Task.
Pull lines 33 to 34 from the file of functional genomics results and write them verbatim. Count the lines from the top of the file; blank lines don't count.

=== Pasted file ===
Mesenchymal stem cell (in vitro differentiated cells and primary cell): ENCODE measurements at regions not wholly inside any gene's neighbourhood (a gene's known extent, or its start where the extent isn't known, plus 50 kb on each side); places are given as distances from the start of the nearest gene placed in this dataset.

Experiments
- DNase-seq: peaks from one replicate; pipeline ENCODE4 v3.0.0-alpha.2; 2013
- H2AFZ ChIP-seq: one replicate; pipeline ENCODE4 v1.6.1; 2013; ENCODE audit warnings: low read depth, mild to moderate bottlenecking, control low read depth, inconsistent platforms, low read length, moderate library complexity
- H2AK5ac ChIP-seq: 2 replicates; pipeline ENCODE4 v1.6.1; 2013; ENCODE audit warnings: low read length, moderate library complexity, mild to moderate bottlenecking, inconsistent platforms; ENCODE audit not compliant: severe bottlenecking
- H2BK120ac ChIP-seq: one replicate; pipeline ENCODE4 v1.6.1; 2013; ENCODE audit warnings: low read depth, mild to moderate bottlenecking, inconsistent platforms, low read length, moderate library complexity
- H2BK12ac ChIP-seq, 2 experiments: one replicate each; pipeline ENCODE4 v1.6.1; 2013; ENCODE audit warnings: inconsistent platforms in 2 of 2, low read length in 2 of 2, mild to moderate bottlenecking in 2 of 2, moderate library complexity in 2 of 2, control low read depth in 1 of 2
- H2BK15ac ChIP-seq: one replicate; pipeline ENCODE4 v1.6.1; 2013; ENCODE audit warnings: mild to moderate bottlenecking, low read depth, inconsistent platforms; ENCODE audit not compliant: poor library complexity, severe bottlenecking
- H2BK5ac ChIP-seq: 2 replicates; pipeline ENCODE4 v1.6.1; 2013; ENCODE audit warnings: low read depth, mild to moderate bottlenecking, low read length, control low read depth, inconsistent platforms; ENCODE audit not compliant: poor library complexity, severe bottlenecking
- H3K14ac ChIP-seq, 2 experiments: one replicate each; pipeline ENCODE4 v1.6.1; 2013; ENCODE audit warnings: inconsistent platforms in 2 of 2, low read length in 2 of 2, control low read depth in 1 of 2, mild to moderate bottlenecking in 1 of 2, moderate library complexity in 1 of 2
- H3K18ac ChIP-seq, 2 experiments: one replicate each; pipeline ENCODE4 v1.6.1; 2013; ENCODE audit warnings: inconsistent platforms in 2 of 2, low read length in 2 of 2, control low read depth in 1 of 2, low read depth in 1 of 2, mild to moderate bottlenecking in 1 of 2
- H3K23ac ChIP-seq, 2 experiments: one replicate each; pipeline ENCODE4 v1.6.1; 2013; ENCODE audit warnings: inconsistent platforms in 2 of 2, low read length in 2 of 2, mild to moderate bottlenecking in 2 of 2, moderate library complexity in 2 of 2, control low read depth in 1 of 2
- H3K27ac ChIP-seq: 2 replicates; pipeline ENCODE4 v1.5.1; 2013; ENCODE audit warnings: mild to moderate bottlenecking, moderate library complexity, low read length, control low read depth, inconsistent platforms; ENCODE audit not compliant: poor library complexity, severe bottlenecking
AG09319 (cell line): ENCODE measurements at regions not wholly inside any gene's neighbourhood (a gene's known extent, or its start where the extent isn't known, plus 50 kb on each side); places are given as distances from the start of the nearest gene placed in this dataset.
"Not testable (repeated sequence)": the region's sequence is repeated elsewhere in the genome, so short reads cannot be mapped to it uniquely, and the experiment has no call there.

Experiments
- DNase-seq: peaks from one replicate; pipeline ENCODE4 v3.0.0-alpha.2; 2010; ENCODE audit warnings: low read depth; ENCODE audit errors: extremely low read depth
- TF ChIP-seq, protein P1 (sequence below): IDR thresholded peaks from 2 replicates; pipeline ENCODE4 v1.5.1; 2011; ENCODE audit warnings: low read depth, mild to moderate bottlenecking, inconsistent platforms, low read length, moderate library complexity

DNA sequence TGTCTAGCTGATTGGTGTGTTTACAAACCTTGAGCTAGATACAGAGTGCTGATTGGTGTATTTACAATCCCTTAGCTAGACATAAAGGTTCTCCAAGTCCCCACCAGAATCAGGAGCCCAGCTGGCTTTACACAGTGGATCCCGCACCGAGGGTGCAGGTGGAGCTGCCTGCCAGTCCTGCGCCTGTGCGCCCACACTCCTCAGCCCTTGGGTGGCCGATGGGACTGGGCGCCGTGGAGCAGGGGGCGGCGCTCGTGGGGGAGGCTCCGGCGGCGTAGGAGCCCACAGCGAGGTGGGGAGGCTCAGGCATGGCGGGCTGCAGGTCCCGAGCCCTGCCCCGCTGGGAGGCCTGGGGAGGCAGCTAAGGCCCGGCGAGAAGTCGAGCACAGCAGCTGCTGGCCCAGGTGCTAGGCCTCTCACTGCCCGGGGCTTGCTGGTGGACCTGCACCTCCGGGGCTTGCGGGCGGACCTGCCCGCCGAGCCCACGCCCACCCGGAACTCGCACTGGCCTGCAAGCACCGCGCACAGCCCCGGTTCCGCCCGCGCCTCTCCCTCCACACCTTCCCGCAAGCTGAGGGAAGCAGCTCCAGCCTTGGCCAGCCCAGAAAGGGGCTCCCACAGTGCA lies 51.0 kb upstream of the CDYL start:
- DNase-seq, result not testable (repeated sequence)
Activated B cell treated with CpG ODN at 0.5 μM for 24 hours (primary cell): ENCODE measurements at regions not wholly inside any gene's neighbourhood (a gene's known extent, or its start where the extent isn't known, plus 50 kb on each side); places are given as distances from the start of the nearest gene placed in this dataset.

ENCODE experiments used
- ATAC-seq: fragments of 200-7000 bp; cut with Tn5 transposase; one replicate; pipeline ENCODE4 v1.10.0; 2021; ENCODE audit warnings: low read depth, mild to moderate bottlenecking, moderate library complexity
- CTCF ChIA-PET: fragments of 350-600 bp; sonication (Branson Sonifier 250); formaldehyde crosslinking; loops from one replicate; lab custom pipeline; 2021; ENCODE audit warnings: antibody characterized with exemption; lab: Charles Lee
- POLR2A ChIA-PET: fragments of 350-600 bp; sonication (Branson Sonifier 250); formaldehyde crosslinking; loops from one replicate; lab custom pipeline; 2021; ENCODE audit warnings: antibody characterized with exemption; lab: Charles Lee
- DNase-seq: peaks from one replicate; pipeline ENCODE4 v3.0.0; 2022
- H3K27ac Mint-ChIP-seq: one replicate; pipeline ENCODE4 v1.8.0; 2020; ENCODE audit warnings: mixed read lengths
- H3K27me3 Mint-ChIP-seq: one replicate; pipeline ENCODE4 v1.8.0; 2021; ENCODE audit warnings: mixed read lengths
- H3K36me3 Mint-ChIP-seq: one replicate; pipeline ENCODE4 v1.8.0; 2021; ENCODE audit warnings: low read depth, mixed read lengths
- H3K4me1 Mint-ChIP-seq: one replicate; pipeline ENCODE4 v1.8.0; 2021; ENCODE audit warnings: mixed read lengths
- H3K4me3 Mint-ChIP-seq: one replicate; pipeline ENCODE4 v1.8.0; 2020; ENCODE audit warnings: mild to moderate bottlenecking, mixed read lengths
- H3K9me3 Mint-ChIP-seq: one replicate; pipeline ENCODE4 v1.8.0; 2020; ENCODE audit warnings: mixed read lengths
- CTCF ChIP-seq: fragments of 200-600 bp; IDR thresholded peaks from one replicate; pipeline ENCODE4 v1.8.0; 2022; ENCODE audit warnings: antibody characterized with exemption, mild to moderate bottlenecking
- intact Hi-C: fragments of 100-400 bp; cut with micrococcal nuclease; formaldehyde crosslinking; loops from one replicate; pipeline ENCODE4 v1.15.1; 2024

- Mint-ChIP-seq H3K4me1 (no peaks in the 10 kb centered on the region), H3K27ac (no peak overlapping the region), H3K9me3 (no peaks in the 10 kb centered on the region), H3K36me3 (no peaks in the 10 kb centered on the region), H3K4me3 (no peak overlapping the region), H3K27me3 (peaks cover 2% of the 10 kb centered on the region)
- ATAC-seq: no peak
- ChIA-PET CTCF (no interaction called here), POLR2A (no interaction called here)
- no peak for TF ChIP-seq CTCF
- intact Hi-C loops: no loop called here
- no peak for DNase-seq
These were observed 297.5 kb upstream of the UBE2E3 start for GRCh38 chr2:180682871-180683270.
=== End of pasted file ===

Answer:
- CTCF ChIP-seq: fragments of 200-600 bp; IDR thresholded peaks from one replicate; pipeline ENCODE4 v1.8.0; 2022; ENCODE audit warnings: antibody characterized with exemption, mild to moderate bottlenecking
- intact Hi-C: fragments of 100-400 bp; cut with micrococcal nuclease; formaldehyde crosslinking; loops from one replicate; pipeline ENCODE4 v1.15.1; 2024